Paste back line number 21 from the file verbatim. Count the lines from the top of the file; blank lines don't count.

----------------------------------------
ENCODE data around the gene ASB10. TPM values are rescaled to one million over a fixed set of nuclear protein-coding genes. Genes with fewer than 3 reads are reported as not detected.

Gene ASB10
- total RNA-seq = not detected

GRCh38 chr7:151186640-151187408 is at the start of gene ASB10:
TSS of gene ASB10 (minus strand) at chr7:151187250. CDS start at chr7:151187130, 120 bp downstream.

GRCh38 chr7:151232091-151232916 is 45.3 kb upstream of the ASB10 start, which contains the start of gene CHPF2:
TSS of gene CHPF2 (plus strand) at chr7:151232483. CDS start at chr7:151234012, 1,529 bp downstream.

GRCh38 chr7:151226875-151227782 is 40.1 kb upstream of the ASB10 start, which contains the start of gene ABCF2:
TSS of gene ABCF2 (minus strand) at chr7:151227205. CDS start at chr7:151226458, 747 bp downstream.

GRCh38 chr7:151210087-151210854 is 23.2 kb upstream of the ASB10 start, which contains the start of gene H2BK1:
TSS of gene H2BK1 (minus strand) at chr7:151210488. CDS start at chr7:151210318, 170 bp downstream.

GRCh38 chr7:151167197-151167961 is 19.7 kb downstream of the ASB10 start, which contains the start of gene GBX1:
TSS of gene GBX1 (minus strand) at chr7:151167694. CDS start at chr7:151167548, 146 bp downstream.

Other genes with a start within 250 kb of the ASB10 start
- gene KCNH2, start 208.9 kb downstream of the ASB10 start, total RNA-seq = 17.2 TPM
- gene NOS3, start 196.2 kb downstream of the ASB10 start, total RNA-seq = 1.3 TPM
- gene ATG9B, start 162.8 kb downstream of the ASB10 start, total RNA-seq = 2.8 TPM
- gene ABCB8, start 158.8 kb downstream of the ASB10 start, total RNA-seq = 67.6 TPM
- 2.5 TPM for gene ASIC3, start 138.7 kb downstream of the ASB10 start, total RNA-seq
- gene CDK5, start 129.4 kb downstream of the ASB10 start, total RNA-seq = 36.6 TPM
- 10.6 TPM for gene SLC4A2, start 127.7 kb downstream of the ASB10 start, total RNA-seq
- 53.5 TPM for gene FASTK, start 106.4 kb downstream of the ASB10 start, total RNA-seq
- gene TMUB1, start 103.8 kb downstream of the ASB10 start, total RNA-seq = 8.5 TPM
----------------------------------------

- 10.6 TPM for gene SLC4A2, start 127.7 kb downstream of the ASB10 start, total RNA-seq